Submitted to: Rangeland Ecology and Management
Publication Type: Peer Reviewed Journal
Publication Acceptance Date: 7/14/2006
Publication Date: 9/1/2006
Citation: Ustin-Stitt, S., Root, R., Brown, K., Hager, S., Mladinich, C., Anderson, G.L., Dudek, K., Ruiz-Bustos, M., Kokaly, R. 2006. Classification of leafy spurge with earth o;bserving-1 advanced land imager. Rangeland Ecology and Management. 59(5): 507-511. Interpretive Summary: Assessing rangeland weed populations is difficult in many ways. One problem is being able to distinguish the weed from other vegetation and another is collecting data at a scale that can be used by front line managers or regional planners. This study focuses on the Earth Observing –1 (EO-1) Hyperion satellite. EO-1 is unique in that it was the first earth-orbiting hyperspectral imaging spectrometer, which simply means that this remote sensing tool collected reflectance from the earth’s surface at 220 points along the light spectrum. The actual size of each individual area imaged (pixel) was similar to Landsat (30m by 30m), however the added spectral bands 220 verses 7 substantially improved managers ability to map the exotic weed leafy spurge. Overall accuracies ranged from 63% to 78%, but this difference was the result of trying three different analytical techniques. Therefore, the best method of analysis resulted in an accuracy of 78%, which is very good for natural resource mapping. This analysis helps point the way for the development of similar systems, capable of meeting the needs of front-line managers and regional planners.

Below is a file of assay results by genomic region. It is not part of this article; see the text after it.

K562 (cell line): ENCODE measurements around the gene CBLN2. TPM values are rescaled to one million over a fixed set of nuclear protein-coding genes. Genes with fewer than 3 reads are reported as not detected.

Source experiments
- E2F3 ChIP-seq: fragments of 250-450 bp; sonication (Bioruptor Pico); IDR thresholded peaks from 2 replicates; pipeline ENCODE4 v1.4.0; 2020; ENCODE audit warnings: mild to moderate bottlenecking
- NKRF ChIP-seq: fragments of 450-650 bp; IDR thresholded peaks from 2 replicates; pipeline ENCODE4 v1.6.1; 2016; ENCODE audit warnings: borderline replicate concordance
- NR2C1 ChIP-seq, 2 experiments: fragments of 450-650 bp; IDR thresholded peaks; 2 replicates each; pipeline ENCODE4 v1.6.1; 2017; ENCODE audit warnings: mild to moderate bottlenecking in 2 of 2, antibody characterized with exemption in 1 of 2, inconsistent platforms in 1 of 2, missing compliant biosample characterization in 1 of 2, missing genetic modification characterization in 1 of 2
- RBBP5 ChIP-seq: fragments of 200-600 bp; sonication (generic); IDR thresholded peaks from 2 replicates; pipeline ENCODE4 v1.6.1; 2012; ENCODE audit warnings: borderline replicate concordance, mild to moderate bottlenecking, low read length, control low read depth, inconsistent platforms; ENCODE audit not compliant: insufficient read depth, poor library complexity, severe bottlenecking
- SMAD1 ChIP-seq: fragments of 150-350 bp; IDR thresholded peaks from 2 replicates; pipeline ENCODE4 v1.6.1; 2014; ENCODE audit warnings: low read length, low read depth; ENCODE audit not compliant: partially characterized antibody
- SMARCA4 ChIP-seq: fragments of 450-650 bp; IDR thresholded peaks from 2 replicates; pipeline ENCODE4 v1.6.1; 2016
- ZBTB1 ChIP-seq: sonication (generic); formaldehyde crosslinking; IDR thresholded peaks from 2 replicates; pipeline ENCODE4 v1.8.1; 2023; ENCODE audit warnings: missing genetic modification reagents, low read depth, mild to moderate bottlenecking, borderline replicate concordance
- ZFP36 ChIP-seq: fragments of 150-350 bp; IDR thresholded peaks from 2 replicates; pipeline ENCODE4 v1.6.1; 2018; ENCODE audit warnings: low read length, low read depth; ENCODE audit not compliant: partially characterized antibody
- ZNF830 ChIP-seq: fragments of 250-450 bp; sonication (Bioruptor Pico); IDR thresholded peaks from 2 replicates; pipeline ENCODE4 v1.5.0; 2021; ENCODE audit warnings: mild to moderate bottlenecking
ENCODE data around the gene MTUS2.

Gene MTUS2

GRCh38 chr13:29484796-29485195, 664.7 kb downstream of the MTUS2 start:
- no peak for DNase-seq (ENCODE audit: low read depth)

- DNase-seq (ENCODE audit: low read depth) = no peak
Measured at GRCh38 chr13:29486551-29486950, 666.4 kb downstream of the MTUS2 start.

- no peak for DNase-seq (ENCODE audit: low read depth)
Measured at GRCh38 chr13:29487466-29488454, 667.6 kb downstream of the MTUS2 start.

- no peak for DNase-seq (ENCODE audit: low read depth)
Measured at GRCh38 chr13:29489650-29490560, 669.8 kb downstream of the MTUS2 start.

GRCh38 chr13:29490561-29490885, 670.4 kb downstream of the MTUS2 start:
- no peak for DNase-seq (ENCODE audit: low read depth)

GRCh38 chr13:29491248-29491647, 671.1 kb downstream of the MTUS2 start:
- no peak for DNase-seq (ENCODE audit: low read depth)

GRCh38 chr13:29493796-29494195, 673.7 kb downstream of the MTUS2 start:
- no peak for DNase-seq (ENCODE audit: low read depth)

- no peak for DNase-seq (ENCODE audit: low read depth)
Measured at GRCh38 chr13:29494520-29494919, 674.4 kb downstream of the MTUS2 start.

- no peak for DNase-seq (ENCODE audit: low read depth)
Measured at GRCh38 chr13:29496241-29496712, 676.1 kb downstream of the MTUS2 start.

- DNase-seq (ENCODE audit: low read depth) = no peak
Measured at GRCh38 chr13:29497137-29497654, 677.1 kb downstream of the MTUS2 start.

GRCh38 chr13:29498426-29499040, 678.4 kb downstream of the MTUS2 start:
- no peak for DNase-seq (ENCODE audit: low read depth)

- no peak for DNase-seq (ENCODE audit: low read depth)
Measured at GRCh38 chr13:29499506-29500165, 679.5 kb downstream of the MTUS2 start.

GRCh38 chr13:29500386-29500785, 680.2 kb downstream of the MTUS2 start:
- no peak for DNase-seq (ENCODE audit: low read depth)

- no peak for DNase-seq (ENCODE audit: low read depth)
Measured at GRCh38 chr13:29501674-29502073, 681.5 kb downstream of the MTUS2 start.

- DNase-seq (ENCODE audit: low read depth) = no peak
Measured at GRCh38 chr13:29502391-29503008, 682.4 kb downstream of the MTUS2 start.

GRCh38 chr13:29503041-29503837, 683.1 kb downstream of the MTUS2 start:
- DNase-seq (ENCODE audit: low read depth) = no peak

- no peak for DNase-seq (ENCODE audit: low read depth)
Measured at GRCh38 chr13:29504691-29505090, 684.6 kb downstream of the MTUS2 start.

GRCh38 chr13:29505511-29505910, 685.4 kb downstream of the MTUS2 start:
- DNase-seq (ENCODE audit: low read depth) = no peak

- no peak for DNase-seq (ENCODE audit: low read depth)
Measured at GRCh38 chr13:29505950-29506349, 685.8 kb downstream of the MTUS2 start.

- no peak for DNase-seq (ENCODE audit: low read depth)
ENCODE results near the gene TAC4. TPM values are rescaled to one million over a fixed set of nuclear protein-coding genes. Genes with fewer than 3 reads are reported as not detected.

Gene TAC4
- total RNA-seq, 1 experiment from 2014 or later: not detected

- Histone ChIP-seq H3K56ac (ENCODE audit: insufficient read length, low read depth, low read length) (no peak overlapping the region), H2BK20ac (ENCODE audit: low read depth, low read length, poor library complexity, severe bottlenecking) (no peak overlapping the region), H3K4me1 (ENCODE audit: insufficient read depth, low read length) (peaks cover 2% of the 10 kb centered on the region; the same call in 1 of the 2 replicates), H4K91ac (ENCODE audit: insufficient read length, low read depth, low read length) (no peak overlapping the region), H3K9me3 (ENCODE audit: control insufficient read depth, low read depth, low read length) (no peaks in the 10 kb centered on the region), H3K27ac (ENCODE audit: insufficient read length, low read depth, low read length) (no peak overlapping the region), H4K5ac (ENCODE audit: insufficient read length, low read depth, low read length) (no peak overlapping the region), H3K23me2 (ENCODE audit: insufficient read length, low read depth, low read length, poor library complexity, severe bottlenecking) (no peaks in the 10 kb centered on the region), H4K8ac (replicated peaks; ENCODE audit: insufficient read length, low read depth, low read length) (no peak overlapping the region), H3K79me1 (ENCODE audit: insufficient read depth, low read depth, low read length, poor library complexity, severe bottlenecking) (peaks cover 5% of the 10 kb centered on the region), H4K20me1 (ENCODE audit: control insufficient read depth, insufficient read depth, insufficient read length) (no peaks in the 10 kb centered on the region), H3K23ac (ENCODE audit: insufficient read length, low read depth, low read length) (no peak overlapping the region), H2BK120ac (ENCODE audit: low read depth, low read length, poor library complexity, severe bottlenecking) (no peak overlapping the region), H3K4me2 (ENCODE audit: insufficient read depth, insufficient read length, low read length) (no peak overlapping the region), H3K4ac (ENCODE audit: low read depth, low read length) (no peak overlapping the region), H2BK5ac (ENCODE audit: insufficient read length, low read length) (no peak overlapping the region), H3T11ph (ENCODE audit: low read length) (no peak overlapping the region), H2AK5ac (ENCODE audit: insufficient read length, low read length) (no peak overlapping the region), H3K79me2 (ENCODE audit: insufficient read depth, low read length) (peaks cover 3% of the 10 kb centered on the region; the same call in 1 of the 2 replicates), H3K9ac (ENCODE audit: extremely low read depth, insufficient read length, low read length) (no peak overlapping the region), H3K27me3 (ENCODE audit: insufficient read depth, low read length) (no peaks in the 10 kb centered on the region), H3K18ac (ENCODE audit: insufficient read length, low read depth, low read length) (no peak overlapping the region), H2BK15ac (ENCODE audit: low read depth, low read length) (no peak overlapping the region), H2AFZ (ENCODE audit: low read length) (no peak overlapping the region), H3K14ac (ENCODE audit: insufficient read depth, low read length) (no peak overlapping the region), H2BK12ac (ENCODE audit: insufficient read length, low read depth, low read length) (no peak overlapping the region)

Technical Abstract: In a series of research studies sponsored by The Ecological Area-Wide Management of Leafy Spurge program, and as part of the 1998 DOI/NASA joint demonstration project, various remote sensing sensors were tested for their ability to map the invasive weed, leafy spurge (Euphorbia esula L). This study focuses on the Earth Observing –1 (EO-1) Hyperion satellite. EO-1 is unique in that it was the first earth-orbiting hyperspectral imaging spectrometer. A NASA-sponsored science validation team evaluated the hypothesis that improved plant mapping could be achieved using the 220 bands of the EO-1 sensor even though the 30 m resolution was considered quite coarse. Three different analytical approaches were applied to the image data collected on 6 July 2001 over the western portion of Theodore Roosevelt National Park, near Medora North Dakota. Overall classification accuracy ranged from 63% to 78%. In addition, leafy spurge stands mixed with as much as 65% of other grass and shrub species were detectable. Hyperion’s coarse spatial resolution (similar to LANDSAT) was offset by the added spectral resolution (198 usable bands) and the tendency for leafy spurge to grow in spatially extensive stands. The preliminary design of this first satellite imaging spectrometer is a big step toward collecting data over large areas; however, future sensor designs with improved signal-to-noise ratios and a wider swath width may eventually enable this type of sensor to address one of remote sensing’s most illusive tasks; quantification of weed/plant infestations at both the landscape and regional scale.